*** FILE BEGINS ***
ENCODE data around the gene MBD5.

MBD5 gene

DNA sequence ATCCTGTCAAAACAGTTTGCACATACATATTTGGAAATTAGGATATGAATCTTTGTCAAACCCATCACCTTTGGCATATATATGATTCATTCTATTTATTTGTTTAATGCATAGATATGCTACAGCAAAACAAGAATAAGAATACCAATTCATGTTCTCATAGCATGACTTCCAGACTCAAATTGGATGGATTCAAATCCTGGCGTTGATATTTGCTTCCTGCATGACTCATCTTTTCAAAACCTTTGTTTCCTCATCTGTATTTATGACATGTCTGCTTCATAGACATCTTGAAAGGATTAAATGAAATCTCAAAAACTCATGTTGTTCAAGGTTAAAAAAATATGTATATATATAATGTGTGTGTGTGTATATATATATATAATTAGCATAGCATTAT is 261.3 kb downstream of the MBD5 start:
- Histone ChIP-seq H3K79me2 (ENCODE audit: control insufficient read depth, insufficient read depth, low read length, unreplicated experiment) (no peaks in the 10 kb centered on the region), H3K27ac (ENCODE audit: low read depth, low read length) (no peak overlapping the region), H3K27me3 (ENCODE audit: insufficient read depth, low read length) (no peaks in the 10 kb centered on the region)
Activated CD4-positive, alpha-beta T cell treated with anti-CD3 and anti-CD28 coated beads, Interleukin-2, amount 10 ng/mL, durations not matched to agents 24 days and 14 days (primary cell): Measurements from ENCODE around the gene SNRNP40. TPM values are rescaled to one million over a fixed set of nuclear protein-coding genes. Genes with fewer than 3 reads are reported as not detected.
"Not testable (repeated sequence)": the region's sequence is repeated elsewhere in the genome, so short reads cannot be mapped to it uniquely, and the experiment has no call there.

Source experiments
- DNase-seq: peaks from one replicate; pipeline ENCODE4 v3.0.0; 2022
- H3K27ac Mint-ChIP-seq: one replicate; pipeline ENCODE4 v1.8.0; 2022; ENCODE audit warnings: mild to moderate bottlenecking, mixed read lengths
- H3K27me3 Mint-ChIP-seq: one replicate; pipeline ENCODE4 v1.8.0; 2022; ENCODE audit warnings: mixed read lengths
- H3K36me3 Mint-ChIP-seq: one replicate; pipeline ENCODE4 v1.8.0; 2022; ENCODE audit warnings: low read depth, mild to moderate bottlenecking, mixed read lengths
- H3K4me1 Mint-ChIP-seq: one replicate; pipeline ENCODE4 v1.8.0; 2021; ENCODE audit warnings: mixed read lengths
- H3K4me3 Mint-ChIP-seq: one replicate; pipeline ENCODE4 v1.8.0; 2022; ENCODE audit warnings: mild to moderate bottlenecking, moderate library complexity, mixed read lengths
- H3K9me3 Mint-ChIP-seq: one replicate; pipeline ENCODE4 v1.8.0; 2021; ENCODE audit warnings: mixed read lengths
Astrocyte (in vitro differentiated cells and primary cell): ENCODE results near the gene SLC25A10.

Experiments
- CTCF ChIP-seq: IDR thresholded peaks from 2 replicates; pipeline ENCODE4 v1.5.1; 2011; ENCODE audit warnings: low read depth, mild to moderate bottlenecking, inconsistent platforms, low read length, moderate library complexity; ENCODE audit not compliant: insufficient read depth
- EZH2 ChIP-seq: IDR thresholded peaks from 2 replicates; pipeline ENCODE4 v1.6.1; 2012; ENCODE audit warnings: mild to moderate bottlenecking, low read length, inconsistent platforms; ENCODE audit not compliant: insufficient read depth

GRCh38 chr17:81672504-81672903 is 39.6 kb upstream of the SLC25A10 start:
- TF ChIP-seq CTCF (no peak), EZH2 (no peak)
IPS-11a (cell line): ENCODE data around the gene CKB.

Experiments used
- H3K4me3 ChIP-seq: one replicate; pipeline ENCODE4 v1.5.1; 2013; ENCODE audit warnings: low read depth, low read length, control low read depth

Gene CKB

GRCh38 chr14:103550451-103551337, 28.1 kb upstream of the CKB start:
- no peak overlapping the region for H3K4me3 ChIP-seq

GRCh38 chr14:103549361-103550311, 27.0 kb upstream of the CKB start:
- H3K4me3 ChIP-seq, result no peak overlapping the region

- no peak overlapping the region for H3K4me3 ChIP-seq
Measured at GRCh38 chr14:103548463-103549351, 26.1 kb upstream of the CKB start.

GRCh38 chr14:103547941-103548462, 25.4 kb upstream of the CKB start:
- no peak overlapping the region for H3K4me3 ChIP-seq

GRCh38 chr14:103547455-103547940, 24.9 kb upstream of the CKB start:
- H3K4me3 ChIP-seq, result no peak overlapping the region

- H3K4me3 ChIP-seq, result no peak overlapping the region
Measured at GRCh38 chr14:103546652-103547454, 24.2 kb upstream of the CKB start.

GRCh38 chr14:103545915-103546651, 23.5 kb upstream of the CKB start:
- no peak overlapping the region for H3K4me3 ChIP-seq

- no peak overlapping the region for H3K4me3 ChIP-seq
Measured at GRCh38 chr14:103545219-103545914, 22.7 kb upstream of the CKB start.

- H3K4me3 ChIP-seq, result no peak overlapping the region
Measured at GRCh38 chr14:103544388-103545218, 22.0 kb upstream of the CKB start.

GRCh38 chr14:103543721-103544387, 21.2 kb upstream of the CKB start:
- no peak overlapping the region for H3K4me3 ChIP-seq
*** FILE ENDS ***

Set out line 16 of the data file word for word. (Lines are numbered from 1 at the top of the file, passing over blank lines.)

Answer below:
Experiments